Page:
In the field of market research, gap intelligence has many competitors, but none as prominent as NPD in terms of the spectrum of categories that we monitor. However, both gap intelligence and NPD operate differently and have varying competitive advantages. NPD tracks sales volumes, measured in units and dollars, while gap intelligence tracks placements, measured in unique products available across channels. Therefore, instead of a competitor, we like to think of NPD as one of gap intelligence’s greatest complementors in the market (see what I did there?). Industry agents will use NPD’s valuable data as a resource for knowing what sold and at what price, which for today’s blog we will equate to knowing the score of a game. Sure scores are a great part of navigating casual conversation and water cooler interactions, but what about when you need to know more? How did those teams rack up their exact totals? Did they come from behind? What plays were noteworthy in the game? Was it one great move at the end that sealed victory? …or even defeat?


The reality is that many of gap intelligence’s clients are also current NPD clients and they use our data to interpret sales results and gain additional insights, if needed. Again, scores are fine, but for those that really need answers, we are here for you with the playbook. As coaches will tell you, it’s not just playing the game itself, it’s going back and studying the plays to reveal the root of what happened. The complementary score-to-playbook nature of NPD, and gap intelligence really, came through when I read one of NPD’s recent blogs about the unlocked smartphone market—which we write a lot about too! NPD showed a trended chart and reported that:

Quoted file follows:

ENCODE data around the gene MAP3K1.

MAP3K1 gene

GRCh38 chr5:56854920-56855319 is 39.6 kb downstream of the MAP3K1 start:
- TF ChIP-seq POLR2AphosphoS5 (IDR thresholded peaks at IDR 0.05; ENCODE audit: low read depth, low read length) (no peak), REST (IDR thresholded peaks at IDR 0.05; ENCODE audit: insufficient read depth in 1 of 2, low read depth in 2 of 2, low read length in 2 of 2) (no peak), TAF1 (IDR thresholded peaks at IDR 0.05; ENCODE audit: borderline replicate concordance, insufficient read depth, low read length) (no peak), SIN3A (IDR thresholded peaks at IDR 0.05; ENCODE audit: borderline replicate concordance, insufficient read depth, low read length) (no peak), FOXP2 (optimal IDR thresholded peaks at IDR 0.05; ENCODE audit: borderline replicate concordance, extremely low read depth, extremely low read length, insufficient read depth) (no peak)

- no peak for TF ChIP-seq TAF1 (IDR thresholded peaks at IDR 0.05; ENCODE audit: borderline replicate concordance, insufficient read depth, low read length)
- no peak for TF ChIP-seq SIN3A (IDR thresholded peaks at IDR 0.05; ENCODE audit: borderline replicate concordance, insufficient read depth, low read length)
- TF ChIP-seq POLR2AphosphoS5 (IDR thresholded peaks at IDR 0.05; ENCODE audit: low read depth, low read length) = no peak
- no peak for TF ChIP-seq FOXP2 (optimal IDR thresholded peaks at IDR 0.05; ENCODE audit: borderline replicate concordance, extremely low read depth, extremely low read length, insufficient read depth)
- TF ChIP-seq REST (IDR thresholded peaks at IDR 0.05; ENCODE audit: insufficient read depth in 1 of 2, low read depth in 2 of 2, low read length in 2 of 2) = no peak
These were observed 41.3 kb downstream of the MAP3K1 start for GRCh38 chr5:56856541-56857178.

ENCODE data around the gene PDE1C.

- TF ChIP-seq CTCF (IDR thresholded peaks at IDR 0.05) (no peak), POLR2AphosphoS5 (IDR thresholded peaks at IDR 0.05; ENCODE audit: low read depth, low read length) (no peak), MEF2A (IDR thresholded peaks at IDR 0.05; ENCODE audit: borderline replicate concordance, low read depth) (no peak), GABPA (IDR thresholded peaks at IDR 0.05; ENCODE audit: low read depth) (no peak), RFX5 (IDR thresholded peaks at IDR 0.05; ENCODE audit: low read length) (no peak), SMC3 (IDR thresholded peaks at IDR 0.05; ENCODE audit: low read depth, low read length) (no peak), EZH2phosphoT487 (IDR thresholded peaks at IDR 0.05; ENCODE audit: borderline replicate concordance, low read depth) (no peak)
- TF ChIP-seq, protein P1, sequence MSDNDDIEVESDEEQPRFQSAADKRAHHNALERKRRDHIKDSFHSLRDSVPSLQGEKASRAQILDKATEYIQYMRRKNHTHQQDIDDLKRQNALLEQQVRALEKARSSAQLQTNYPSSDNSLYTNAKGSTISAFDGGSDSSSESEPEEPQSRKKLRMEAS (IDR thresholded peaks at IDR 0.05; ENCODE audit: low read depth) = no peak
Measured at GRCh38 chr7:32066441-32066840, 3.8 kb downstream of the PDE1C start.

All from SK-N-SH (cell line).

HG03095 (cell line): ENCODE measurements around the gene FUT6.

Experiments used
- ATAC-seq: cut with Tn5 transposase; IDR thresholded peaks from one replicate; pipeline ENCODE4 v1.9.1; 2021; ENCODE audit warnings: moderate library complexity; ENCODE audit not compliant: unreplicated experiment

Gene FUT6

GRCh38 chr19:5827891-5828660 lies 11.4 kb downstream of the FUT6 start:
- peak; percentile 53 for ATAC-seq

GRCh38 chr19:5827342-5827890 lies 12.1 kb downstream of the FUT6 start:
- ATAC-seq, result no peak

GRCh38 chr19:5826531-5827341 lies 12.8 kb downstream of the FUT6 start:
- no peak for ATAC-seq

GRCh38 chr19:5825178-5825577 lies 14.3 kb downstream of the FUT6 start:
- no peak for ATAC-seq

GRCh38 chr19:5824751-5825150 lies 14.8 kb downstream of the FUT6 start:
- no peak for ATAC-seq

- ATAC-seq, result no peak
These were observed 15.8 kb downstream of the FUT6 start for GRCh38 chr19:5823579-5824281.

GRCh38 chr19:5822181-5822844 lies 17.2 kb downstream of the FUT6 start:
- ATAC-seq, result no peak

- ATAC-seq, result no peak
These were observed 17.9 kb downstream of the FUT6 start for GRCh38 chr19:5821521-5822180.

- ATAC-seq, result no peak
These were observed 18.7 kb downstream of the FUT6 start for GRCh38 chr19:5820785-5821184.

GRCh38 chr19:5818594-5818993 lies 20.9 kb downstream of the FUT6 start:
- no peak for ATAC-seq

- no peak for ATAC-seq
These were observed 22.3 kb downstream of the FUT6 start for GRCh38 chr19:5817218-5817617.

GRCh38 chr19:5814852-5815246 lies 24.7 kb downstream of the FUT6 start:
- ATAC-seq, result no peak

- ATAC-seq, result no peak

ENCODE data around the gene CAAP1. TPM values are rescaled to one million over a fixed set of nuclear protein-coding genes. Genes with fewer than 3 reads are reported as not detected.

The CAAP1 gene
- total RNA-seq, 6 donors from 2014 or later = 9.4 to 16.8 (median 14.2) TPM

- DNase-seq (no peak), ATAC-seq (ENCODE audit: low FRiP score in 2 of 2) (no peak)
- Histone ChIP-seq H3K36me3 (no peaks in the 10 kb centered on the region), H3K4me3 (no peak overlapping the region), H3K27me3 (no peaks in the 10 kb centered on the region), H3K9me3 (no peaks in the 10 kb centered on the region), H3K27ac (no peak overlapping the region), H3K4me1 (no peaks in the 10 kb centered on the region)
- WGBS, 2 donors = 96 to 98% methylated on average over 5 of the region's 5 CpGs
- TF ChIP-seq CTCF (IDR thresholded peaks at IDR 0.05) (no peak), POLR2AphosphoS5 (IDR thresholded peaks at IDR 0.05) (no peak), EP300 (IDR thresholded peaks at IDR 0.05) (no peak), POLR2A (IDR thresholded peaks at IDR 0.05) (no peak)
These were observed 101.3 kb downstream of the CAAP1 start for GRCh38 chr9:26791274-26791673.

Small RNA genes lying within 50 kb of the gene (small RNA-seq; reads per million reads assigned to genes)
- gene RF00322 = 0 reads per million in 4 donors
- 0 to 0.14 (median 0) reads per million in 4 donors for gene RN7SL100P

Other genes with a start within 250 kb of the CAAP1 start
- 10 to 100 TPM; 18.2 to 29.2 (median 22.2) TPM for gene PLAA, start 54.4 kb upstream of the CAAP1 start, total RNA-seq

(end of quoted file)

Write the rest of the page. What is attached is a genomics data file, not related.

“Though the unlocked market was once dominated by devices priced under $400, models priced in the upper mid-tier and high-tier space (the $400+ category) grew from 29 percent to 48 percent in just two years.”

NPD Chart - share of unlocked smartphones sold by price segment

Knowing how complementary gap intelligence and NPD are, I immediately wondered how our data stacked up. Would it tell the same story? Turns out, yep… absolutely! Comparing NPD’s chart directly with gap intelligence data for the same time-frame tells an identical tale of high-end expansion in the unlocked segment. NPD’s chart reflects the share of smartphones sold in the US that fall into the two price categories, while gap intelligence’s chart shows the share of phones that are presented for US shoppers to purchase in those two price categories.

NPD + gap charts comparing sales to presence

NPD reports that the $400+ category grew from 29% to 48% in two years, a gain of 19 points. gap intelligence reports that the same segment rose from 18% to 41% in two years, an increase of 23 points. Not too bad! Both of us peg the $400+ category between a seven-point range just under 50%, reflecting the close relationship between what retailers are stocking on their shelves and what consumers are buying.

What else could I learn by opening up the playbook?

Changing the 100% scale of the gap intelligence chart led to the first big reveal. While NPD was able to show that the share of unlocked smartphone sales was skewing toward the advanced $400+ category, plotting the data by placements tells a tale of consolidation in the unlocked market. A discouraging fact were it not for NPD’s quote about the segment’s increase of 22% to 46.5 million active users in Q1 2019. This means what remains is in fact selling better.